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Adtech: Internet Advertising Smoke – Mirrors

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With this link-bait title, let me start out by pointing out that there was value at the show, and, I think, many potential advertising buyers in the audience.   There were several very interesting booths, and some real innovators some of which we interviewed: I will have my educated, more gentle staff detail many of those here in the next few weeks.

But I must say that I am dissapointed that my son edited out all the duhhhhs we got when we asked about social media advertising applications.

And I must say that I was very dissapointed with the party that I paid $500 to have my guys go to: they announced several awards for things that were not so impressive, and literally had a circus act begin and punctuate the presentation.  While the act was amazing, with two nearly naked guys doing some amazing gymnastic stuff: I would have prefered substance, statistics, a keynote speech, and some networking time in a less sensationalist atmosphere: this industry has been plaged with enough hype already, in my humble opinion.

For such a great event to be pertrayed with such a sleazy finally was sad.

I did find many of the new products and services being offered very interesting, and we will elaborate here in more detail soon.

  • I found PPA (pay-per-action) very interesting, but look out for the upfront setup fees: think about it: if I can really perform, and I am going to pay all of your expences, why would I include you?  You would be crazy not to do this kind of advertising, but, as always, there is a catch.
  • I continue to be suspicious of PPC (pay-per-click) options, as the devil is always in the details, and these models tend to favor the media, not the advertiser.
  • There were several new entries (a few of them notable) who actually have promoted their own verticle portals in niche markets, which are established and generating real leads: the catch here is how many of your competitors are included, and how easily your stuff can be found; and, of course, price and ROI.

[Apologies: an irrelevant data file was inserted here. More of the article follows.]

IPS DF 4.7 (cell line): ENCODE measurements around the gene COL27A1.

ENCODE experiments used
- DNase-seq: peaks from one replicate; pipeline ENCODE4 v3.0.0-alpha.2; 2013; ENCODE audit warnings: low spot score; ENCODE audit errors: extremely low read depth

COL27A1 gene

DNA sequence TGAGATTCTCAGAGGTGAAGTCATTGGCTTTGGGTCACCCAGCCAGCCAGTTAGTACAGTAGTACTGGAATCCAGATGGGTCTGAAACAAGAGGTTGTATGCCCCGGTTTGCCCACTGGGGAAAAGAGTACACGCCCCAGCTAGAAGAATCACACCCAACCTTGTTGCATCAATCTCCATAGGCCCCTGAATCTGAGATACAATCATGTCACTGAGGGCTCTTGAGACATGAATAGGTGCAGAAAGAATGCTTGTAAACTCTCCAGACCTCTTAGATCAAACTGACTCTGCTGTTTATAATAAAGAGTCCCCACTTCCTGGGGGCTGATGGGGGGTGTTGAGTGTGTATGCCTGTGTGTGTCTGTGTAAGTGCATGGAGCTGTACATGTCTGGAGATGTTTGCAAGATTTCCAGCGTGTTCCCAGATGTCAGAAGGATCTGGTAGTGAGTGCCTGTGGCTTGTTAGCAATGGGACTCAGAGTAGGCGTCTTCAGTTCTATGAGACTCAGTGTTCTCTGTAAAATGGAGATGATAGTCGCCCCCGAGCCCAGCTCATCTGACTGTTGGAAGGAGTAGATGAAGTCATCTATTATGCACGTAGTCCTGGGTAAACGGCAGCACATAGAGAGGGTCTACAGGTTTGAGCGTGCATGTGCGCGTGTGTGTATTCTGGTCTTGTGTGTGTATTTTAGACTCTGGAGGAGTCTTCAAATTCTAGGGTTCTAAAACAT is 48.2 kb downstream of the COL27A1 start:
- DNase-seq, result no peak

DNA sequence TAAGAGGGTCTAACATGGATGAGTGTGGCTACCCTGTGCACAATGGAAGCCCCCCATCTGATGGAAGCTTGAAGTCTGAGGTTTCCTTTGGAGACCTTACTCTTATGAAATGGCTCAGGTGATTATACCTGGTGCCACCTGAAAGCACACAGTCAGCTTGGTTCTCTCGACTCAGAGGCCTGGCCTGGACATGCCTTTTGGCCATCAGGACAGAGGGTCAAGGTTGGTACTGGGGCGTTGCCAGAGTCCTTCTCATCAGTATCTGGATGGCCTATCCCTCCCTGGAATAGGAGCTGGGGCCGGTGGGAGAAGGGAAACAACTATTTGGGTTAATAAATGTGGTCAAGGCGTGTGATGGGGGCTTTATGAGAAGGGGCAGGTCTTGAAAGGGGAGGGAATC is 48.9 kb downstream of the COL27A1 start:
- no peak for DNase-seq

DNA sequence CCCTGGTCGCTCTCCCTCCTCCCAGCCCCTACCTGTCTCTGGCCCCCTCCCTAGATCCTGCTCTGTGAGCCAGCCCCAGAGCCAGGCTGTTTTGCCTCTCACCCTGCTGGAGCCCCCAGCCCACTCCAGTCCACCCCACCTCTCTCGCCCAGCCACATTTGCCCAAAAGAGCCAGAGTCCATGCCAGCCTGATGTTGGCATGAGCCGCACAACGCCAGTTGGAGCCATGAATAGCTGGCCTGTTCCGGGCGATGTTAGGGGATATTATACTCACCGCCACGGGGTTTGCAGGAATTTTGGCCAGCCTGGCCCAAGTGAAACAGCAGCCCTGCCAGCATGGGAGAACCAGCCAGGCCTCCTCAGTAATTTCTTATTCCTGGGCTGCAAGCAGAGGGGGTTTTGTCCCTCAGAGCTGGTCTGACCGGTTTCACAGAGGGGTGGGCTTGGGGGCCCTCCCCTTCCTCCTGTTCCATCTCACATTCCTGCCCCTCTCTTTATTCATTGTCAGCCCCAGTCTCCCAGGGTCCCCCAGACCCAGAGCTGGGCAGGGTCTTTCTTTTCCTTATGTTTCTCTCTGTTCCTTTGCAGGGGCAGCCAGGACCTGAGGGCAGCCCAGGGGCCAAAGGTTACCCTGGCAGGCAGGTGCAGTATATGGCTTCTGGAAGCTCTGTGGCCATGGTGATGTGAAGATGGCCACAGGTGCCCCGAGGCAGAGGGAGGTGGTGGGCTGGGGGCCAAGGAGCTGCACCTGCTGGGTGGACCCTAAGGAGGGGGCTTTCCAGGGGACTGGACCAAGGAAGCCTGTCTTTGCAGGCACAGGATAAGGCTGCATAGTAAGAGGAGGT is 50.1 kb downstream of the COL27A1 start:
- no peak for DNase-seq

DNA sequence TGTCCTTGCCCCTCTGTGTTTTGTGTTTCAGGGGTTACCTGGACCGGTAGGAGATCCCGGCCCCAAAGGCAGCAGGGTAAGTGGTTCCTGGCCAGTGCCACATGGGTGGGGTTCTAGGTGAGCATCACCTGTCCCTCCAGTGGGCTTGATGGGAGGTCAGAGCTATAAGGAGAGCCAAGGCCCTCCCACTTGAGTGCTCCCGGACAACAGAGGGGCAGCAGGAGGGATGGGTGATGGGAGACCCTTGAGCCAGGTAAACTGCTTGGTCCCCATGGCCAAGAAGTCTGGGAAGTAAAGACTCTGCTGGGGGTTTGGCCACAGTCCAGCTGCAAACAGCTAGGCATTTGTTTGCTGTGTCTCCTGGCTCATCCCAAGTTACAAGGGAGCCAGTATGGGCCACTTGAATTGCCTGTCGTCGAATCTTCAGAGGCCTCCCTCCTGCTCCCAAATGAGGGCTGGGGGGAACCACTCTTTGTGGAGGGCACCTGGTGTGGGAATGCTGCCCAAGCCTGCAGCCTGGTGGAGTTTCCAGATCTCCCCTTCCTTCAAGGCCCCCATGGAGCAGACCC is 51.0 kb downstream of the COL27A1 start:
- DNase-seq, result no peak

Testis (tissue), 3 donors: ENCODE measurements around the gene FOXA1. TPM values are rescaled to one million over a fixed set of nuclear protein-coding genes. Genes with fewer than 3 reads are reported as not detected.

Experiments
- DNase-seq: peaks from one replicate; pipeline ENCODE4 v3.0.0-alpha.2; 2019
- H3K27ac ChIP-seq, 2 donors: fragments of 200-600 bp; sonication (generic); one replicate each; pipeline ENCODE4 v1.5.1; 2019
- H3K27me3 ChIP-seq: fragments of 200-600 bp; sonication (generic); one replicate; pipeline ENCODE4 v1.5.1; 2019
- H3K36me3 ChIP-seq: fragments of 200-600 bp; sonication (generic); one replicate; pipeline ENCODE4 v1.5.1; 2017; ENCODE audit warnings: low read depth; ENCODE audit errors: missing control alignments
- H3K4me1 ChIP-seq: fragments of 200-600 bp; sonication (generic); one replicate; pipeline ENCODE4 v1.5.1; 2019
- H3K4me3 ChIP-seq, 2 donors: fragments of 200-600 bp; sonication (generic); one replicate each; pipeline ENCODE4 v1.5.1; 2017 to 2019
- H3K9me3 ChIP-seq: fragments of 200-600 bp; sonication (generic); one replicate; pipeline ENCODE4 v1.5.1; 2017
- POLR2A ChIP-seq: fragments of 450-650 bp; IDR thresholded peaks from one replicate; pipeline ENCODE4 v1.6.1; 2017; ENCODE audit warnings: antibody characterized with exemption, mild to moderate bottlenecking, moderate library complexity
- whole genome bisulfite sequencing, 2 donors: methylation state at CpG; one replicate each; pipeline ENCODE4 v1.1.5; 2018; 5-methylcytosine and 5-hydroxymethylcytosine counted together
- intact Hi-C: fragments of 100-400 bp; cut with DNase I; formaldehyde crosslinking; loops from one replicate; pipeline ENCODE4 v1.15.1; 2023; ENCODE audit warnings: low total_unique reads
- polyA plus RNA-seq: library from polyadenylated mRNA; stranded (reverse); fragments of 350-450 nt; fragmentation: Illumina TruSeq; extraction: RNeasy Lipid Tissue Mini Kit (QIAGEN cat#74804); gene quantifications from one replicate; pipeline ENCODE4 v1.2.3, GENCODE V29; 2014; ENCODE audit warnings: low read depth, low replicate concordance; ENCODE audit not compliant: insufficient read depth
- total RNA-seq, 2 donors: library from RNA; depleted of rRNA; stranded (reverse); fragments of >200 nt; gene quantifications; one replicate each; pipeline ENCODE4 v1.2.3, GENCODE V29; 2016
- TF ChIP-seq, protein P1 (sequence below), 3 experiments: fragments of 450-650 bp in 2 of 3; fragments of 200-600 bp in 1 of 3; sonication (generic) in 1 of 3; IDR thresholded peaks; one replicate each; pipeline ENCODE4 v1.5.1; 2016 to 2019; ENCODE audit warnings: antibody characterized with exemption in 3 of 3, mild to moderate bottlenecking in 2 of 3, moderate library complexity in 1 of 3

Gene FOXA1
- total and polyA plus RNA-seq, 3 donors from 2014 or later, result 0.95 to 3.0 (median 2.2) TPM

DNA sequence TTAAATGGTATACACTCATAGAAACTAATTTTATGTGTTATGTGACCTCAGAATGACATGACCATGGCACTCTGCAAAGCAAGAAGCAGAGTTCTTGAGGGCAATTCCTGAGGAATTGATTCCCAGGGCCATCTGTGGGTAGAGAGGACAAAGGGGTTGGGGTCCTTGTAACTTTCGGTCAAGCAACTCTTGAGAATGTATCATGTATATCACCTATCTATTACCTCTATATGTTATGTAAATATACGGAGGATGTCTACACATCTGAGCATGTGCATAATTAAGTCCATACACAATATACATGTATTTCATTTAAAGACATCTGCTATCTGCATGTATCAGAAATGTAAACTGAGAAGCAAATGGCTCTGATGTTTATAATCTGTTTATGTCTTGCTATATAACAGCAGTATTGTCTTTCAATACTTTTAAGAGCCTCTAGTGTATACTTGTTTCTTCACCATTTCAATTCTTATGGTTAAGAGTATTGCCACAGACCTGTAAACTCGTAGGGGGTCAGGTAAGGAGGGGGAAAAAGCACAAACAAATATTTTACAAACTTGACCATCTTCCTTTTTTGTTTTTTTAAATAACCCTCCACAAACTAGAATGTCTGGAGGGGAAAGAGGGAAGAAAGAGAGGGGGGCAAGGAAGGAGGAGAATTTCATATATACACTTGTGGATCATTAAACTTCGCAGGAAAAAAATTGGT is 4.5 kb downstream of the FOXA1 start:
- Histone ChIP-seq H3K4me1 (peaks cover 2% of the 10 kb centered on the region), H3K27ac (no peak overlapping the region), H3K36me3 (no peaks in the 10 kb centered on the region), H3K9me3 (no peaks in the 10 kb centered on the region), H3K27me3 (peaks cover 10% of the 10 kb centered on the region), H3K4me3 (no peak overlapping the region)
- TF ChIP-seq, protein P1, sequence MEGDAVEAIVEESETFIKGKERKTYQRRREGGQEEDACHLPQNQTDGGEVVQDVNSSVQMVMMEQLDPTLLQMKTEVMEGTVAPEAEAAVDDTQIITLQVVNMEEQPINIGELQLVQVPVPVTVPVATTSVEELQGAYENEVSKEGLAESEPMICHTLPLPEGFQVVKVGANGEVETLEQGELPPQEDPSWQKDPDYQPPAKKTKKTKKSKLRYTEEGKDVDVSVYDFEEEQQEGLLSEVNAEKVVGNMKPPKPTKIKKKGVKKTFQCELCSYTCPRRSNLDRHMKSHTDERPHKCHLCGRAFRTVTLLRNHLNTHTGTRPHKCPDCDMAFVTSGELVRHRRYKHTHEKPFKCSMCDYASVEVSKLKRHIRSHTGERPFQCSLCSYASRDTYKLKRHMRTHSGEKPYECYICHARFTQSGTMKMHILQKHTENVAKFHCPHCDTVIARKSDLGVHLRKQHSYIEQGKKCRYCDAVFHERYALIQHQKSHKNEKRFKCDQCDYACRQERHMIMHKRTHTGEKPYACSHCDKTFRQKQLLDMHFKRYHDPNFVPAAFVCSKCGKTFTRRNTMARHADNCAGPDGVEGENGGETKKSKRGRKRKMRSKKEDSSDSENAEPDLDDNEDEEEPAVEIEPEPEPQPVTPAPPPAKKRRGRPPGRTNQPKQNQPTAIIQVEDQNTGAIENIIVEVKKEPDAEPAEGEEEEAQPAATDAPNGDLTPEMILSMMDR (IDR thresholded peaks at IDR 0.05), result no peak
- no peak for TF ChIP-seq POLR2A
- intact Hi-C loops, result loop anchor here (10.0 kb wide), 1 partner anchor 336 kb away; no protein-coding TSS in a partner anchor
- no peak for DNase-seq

• There were an alarming number of offerings where it was hard to dicern what they sell: sort of the all things to all people approach: or what I call the just trust me request for your budget.
  • There are always some guys who sell by saying how big they are: beware of this; they must cover their overhead!  A good example of this approach is Realtor.com: although Alan Dalton may be a great promoter, frankly, they never had a businessplan that worked: they just raised a bunch of money in an IPO and bought the market, and they are selling it back to the people who should have owned it in the first place (the Realtors); worse, it really never was any good for the consumers or the advertisers; yet they continue to raise money and re-invent themselves in a market (real estate newcomers) which turns over 90% every 16 months.

All in all, I would attend again, and I may even get a booth next time (but I will skip the party).

If you were there, please share your thoughts on the right here.  The comments are moderated, but we have a reputation for publishing even conflicting views here.

Adtech: Internet Advertising Smoke – Mirrors
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